What did the EU agree at its 'make-or-break' summit?
Amid the fog of terminology, draft and final conclusions and annexes, not to mention allegations and denials by EU polticians over the past 24 hours, EUobserver tries to make sense of what the summit actually agreed.
There are a lot of details in this article regarding this epic summit - below are just a few:
Also known as the "fiscal compact" and containing "debt brakes" and "golden rules", the intergovernmental treaty is to be agreed by March 2012 "at the latest."
It will cover all 17 euro-using countries plus Latvia, Lithuania and Poland. Bulgaria, the Czech republic, Denmark, Hungary, Romania and Sweden are to check with national parliaments if they should join. The UK - sensationally - is staying out.
The European Commission will carry a big stick: it will look at national budgets before national MPs and make demands. It will also be able to parachute in teams of budget inspectors to national capitals and push countries to apply for bail-outs even if they do not want to.
Countries which breach a three percent deficit limit will face sanctions at EU level
Countries must introduce a 'debt brake' into their constitutions or at an "equivalent" legal level, requiring balanced budgets, which are defined as not exceeding deficits of 0.5 percent of GDP.
For the meaning and significance of this summit we turn to this article:
Britain and the European Union - continuity or rupture
As with all previous EU treaty revisions and negotiations, the devil is in the details - furthermore, it remains unclear how an intergovernmental treaty will work in practice alongside existing EU frameworks.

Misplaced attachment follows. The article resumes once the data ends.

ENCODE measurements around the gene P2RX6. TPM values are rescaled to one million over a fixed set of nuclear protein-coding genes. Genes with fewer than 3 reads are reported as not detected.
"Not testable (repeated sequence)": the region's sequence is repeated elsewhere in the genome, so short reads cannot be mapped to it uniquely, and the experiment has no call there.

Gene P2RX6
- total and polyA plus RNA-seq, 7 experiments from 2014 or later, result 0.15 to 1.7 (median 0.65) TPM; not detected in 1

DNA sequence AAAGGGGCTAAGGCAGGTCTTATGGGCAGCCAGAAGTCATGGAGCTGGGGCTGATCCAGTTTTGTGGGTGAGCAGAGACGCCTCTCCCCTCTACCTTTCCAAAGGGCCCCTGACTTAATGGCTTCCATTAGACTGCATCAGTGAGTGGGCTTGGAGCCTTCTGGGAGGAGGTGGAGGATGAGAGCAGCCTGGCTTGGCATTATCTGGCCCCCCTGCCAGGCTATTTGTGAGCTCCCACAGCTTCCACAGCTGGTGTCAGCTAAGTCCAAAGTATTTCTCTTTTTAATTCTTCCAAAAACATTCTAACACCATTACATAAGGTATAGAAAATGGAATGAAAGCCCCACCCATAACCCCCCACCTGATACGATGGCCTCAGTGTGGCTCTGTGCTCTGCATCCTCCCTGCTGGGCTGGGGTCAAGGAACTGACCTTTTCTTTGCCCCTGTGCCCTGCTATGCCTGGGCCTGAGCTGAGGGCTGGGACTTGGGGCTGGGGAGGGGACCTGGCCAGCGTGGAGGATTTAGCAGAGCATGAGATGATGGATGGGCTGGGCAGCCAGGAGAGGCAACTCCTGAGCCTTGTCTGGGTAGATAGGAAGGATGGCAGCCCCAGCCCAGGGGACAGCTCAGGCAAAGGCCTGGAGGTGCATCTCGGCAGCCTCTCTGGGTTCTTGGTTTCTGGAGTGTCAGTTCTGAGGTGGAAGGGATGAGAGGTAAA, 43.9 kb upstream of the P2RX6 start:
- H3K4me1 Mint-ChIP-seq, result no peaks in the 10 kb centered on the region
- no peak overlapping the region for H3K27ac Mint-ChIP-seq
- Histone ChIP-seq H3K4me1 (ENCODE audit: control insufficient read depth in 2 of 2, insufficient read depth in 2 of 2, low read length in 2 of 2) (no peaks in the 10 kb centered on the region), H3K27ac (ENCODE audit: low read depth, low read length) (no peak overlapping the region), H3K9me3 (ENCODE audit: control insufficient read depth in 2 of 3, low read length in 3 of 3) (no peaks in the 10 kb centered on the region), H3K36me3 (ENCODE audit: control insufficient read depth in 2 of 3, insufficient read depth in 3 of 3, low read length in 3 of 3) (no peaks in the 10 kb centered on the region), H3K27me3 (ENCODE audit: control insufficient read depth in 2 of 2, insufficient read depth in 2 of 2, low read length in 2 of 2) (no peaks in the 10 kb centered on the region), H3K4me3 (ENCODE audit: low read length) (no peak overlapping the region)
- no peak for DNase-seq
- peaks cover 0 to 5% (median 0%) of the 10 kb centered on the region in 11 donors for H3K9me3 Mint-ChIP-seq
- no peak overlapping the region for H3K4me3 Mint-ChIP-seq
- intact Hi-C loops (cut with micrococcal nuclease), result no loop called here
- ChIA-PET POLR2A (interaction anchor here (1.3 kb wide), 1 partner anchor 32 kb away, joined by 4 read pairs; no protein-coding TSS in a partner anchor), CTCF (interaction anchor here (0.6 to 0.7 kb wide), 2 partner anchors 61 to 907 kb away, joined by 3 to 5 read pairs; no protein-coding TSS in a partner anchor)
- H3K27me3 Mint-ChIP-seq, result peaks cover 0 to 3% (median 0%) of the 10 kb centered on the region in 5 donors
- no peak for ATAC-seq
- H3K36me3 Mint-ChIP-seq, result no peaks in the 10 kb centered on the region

If the fiscal compact is agreed by early next year, then the summit may be seen as an important step forward in the integration process, perhaps even an historic leap towards ‘an ever closer union’
At first glance, the outcome indicates more power, not less, for the Council of Ministers, at the expense of the Commission
In other words, more centralized power. More below:
So at last weeks summit, staring down the possibility of a continent-wide sovereign debt crisis, the majority of EU leaders agreed to greater convergence in their economic and fiscal policies, all of which implies a significant loss of national sovereignty.
Which is exactly what many prophecy watchers predicted.
UK left out as 26 EU countries to draft new treaty
The 26 have agreed to greater budgetary surveillance by Brussels, stronger fiscal discipline as well as to automatic sanctions for misbehaving states.
Mr Cameron gets it right:
For his part, Cameron justified the situation on Friday morning by saying that the 26 "are having to make radical changes including giving up sovereignty."
Indeed. Everything is right on schedule.